Tuesday, 12 August 2014

Knight Casualties, Crusader Miniatures (Battered/Casualty Markers)

These figures, representing knight casualties, are from Crusader Miniatures (ref. code: MCF015).

In the forthcoming Osprey Lion Rampant rule set you require some form of marker in order to represent that a unit is 'Battered'. You can simply use a small plastic token, a stone or even a die but I have the nasty habit of picking these dice up and rolling them, completely forgetting their use as a casualty/pin marker. So using these dedicated casualty figures and markers I can't make this mistake again.

I'm usually not keen on displaying death and gore on models. There's enough real violence, death and destruction in the world without having to add to it on this blog. After witnessing a very unpleasant experience a few years ago I realised that most war, and even horror, films don't really represent the volume of blood that is shed when serious injuries occur to the human body. Saying that I have added small details to show that they are casualties but I like to think that these figures represent stunned or wounded figures rather than anything else.




I removed the original head and replaced it with a plastic version of the great helm from Fireforge Games. I also roughened up the edges of the surcoat and made cuts into the upper chest area. I have another set of these figures that I'll leave unmodified and once painted I will post photos of them side by side.

These particular figures doesn't come supplied with shields so spare plastic shields were added just to differentiate it from the other set. Using a scalpel I scored a few sword cuts to the shield just for good measure.

I've put them on round bases so that they don't get mistaken (hopefully) for real/active figures; all my regular medieval figures are fixed to square bases.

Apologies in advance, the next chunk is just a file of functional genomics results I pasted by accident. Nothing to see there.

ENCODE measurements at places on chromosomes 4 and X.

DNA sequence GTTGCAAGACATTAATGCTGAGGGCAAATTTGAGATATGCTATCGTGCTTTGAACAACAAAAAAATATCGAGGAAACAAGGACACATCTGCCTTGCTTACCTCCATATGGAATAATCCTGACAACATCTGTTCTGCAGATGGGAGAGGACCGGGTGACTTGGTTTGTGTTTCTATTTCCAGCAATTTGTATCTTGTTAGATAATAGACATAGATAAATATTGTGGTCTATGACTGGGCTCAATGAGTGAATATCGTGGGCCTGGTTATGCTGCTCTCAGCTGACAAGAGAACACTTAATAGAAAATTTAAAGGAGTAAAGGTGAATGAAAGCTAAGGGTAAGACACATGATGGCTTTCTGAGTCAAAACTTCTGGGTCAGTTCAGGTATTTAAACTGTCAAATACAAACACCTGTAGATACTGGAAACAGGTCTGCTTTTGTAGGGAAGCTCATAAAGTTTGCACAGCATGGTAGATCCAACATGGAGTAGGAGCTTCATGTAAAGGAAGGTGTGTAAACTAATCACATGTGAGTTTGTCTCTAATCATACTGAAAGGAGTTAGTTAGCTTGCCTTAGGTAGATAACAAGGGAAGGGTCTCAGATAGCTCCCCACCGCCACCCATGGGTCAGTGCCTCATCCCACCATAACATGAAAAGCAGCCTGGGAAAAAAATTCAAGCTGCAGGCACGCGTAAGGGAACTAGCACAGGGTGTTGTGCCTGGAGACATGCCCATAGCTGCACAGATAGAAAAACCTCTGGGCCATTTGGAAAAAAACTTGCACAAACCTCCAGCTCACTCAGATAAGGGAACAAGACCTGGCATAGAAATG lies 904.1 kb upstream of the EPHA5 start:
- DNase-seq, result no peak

Thursday, 7 August 2014

Messerschmitt Bf109G-2 Trop, Hobby Boss (1/72 scale)

As one of my (many) current projects is creating a DAK force for Bolt Action when I spotted this kit in a local model shop I thought it would be a welcome addition to my small force. I've since spotted a pre-painted version of the same model during a scale model show so it's worth keeping a eye out for it.
Box Art
Using the power of Google I found that someone had posted that these markings represent Bf 109G-4/Trop 'White Triple Chevron 4', flown by Hauptmann Gustav Rodel, Gruppenkommandeur Il./JG 27, April 1943, although there is some discussion that the colour details are incorrect but seeing as I known nothing about the subject I won't comment. 
Although obsolete by the end of the war the Bf109 was the main workhorse of the German Luftwaffe. Over 33,000 were made, second only in numbers to the Russian Sturmovik - a model of which can be seen (here).
The kit itself is quite basic (although not as basic as the Grafix models) and easy to assemble. The box art is slightly misleading as there is no pilot figure and you only have the option of the landing gear being down. There is also very little cockpit detail but as I wanted to use this simply as a playing piece to match my other airplanes for Bolt Action I wasn't overly concerned about these points. 

A small magnet was superglued to the underside of the fuselage so that the model can to fixed to 'flying' base (see photo). To help give the impression that the plane is flying I remodelled the landing quite up. This is was quite crude but it will hardly ever been seen especially as the planes are only really supposed to be seen in plan view.  
Landing gear up 
The quote from the HobbyBoss website the armament spec of the Bf109 (replacing the most obvious typos) was:
"Standard armament was the engine mounted 20MM MG 151/20 cannon with 200 rounds and a pair of cowl-mounted 7.9MG 17 machine guns with 500 rounds per gun. This could be supplemented by Rustsatze 6, a pair of MG 151/20 cannons in under wing gondolas."

I fixed the canopy of the model in place without a pilot as at 1/72 scale you don't tend to notice that the pilot is missing, especially as the canopy of the 109 was notoriously small. 
Interesting decal options